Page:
97,656,250,000,000 KibiBytes = 95,367,431,640.625 MebiBytes (or 100,000,000,000 MegaBytes)
95,367,431,640.625 MebiBytes = 93,132,257.4615478515625 GibiBytes (or 100,000,000 GigaBytes)
93,132,257.4615478515625 GebiBytes = 90,949.47017729282379150390625 TebiBytes (or 100,000 TeraBytes)
90,949.47017729282379150390625 TebiBytes = 88.817841970012523234 PebiBytes (or 100 PetaBytes)

1 TeraByte = 1,000,000,000,000 Bytes
1 TebiByte = 1,099,511,627,776 Bytes


With the information above, Data can store 100,000 TeraByte hardrives (which you can buy at your local store) http://en.wikipedia.org/wiki/Data_%28Star_Trek%29 of data inside his little head. In perspective, scientists estimate that the human brain can hold roughly 2.5 Terabytes of information [url]http://www.scientificamerican.com/articl...-capacity/[/url], [url]http://www.slate.com/articles/health_and...hold_.html[/url].

Here are some fun information sites: https://followthedata.wordpress.com/2014...estimates/ & [url]http://www.computerweekly.com/feature/Wh...-look-like[/url]

Now let's look at IBM Watson.

Watson has a computational speed of 80 trillion operations per second, which is 20 trillion more operations per second than Data. However, Watson only has 16 TeraBytes of memory, compared to Data's 100,000 TeraBytes.

The really interesting fact I came across was that Watson doesn't even place in the top 500 supercomputers. The fastest computer on the planet Earth is in China, and it is called,"Tianhe-2", and it runs at 33.86 petaflops (33.86 quadrillion floating point calculations per second - or 33,860 TeraFlops per second, over 564 times the speed of Data) with a theoretical peak performance of 54.9 petaflops (54.90 quadrillion floating point calculations per second - or 54,900 TeraFlops per second, 915 times the speed of Data). Tiamhe-2 has 11,811,160,064,000 Bits of memory versus Data's 800,000,000,000,000,000 which gives Data almost 67,733 times the amount of memory.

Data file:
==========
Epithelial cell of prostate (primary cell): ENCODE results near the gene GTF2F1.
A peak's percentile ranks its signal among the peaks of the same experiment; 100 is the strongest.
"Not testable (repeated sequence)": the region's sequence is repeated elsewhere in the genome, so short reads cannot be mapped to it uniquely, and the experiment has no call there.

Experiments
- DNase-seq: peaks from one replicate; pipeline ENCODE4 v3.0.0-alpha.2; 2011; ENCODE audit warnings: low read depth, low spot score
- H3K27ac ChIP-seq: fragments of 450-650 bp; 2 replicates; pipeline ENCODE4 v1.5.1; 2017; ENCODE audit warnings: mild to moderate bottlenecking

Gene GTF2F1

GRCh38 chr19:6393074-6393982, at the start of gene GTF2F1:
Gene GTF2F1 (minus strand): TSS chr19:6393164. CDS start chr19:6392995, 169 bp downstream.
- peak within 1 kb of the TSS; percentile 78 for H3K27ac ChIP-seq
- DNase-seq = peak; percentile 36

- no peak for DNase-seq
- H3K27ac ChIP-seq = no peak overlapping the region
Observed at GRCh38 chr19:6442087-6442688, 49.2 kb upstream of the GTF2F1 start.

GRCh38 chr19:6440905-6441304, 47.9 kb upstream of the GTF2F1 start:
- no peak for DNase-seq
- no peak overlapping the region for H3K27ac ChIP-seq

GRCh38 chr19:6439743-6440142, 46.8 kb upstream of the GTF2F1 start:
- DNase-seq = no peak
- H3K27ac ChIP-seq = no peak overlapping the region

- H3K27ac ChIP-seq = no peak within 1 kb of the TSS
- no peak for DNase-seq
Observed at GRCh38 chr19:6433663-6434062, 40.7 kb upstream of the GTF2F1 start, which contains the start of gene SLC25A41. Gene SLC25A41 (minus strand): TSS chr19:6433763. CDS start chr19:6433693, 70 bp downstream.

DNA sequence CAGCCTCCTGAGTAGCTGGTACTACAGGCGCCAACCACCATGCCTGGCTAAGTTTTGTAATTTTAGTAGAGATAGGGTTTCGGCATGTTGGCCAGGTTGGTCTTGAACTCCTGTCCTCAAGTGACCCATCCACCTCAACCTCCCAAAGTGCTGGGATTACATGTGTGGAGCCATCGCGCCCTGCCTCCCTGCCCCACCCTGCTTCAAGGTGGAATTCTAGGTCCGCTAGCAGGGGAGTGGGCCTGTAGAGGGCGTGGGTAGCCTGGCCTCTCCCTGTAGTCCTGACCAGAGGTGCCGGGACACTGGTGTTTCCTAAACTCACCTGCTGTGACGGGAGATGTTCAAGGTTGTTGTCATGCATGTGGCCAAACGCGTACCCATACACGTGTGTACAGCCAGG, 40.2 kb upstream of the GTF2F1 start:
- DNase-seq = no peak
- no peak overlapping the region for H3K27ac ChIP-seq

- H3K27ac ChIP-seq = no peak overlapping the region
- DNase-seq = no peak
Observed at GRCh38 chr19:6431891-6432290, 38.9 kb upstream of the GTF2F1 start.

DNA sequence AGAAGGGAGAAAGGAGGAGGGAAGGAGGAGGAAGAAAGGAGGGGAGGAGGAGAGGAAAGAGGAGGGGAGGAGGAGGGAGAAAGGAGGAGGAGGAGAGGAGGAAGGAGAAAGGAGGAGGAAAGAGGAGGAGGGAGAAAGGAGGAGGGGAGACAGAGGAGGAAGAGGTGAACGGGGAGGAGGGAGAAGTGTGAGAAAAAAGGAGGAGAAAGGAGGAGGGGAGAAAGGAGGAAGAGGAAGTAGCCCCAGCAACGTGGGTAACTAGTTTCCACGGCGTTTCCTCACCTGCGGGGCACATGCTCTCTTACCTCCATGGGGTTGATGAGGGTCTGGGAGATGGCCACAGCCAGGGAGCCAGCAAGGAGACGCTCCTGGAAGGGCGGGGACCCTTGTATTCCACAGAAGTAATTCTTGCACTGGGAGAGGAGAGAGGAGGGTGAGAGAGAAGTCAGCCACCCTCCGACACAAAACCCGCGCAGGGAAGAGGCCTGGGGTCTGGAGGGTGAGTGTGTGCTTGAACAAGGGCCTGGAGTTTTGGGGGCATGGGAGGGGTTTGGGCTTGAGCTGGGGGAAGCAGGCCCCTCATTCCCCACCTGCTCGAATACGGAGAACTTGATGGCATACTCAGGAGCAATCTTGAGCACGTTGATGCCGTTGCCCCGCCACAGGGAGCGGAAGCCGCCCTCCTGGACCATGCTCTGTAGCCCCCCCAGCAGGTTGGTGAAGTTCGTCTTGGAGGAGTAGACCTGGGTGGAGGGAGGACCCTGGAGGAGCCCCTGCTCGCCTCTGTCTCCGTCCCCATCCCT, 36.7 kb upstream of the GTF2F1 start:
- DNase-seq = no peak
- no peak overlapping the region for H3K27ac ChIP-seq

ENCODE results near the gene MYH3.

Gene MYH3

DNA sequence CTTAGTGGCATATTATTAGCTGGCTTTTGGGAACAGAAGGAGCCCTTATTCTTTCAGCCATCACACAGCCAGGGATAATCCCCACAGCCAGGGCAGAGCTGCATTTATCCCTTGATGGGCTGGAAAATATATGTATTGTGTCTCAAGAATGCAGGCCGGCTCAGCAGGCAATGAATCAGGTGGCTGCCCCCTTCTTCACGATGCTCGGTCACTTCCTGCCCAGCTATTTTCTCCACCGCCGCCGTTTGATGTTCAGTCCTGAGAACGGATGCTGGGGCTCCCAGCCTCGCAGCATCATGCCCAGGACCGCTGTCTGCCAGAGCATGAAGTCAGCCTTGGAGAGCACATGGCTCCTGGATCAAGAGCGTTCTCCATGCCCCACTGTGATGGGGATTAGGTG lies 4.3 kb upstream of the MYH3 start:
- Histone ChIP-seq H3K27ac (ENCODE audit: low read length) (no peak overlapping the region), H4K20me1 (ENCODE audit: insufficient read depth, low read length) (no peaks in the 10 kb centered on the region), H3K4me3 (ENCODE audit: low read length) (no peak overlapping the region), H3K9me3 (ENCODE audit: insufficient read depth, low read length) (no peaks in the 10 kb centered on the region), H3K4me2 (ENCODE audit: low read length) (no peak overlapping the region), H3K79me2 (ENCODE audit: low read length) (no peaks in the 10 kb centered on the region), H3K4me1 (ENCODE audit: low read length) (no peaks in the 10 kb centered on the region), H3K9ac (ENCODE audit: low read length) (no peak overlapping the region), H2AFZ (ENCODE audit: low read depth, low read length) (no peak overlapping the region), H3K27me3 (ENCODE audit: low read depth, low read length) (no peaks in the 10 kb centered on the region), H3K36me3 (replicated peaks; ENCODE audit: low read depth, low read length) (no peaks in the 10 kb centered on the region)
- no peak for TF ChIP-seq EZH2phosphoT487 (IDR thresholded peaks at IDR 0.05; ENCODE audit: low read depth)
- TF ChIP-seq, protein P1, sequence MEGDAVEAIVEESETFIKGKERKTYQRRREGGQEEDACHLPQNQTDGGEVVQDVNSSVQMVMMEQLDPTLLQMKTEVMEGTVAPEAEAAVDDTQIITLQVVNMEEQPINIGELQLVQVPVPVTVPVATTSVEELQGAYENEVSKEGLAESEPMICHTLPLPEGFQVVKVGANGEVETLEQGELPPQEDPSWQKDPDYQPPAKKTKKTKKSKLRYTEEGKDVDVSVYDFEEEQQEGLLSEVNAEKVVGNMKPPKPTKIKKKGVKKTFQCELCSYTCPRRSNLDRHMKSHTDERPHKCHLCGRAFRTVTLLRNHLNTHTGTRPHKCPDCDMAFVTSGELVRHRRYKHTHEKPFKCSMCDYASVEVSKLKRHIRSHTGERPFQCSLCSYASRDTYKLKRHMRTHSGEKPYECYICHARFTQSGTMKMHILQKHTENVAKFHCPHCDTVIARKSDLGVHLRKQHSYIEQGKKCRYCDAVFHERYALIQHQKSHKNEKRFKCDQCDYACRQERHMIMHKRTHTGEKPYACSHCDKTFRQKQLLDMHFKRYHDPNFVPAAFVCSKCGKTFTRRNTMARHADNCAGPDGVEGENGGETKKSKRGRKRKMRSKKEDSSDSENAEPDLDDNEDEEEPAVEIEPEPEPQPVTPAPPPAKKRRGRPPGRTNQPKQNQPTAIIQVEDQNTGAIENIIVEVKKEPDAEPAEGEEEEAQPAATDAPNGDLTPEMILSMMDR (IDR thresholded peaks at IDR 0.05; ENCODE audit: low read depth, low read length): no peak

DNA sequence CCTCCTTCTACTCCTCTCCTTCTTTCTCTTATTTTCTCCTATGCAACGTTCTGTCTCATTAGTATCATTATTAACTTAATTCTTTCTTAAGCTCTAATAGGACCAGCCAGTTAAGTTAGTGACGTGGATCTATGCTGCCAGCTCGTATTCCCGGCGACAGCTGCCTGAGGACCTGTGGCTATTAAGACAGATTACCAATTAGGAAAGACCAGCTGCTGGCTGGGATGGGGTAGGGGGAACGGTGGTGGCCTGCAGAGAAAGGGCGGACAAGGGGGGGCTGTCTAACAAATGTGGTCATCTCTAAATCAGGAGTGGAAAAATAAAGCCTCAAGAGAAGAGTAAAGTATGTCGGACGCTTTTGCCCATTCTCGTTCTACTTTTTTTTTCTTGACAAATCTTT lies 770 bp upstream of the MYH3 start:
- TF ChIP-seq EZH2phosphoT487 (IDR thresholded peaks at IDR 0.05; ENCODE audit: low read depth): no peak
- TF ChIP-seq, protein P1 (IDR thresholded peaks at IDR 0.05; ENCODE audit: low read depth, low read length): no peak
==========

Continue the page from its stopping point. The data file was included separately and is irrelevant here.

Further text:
So at this point in human history, we can surpass Data in computational speed, but we have yet to get above a fraction of Data's memory capacity for a single system.

Here is information about the Tianhe-2 supercomputer:

http://en.wikipedia.org/wiki/TOP500

http://en.wikipedia.org/wiki/Tianhe-2

I can't wait to see what the future holds for computers! I believe that we are getting close to the physical limits of memory storage on a single chip, so until we find other means of storing information, memory will not improve by much. One theory I came up with back in the mid-nineties is instead of storing a single bit in a memory cell, store multiple bits. If we could figure out a way to read an electrical charge instead of a magnetic charge, we could possibly see Bytes to Kilobytes stored in a single memory cell, which would allow us to surpass Data's memory capacity by leaps and bounds. But, I am a dreamer and I love to dream about this kind of stuff.


Walter Whitman
The Joyful Programmer
See My Youtube channel at: https://www.youtube.com/channel/UCkkN3_B...c9a1MoUr1A
Dedicated to empowering computer programming hobbyists, tinkerers, amateurs, and enthusiasts.
profile for Walter Whitman at Stack Overflow, Q&A for professional and enthusiast programmers


Reply
#8
Amazing Info Walter Smile

Apparently this is the Future of Computing/Computers...

http://www.defenseindustrydaily.com/schr...ing-03169/


Anthony.
Reply